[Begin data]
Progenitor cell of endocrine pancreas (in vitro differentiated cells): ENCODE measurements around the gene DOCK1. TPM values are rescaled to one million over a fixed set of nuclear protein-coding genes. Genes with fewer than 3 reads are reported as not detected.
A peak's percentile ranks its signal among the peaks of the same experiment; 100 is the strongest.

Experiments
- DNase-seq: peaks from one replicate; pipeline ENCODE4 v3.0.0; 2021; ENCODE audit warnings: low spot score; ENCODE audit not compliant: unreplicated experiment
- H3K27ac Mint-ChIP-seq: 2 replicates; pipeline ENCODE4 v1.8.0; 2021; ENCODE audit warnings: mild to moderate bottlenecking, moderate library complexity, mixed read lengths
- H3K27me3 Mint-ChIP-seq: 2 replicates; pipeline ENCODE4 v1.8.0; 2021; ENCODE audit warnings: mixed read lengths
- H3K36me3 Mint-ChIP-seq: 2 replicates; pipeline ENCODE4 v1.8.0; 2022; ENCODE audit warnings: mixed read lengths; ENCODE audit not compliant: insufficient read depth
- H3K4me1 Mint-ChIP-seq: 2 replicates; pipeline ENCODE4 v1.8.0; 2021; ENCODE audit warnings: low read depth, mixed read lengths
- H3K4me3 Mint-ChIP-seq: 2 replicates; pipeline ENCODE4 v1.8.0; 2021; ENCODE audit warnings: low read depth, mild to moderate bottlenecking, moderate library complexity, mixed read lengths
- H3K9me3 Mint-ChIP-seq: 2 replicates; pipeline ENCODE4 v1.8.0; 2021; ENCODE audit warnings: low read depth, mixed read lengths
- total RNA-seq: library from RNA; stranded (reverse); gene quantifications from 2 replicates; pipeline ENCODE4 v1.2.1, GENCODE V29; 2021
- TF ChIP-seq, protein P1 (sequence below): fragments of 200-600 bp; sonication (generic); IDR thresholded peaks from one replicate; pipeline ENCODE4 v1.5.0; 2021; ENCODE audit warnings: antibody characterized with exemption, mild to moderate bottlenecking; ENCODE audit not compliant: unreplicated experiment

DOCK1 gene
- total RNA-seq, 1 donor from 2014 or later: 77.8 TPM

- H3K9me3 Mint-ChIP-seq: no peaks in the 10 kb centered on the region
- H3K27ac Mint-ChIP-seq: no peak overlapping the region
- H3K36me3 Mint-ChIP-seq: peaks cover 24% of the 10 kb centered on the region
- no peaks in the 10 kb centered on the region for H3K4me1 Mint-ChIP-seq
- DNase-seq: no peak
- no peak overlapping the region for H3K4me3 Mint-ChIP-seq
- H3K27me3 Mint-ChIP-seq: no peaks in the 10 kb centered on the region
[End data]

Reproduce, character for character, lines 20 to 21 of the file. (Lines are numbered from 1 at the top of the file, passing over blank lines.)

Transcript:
- no peak overlapping the region for H3K4me3 Mint-ChIP-seq
- H3K27me3 Mint-ChIP-seq: no peaks in the 10 kb centered on the region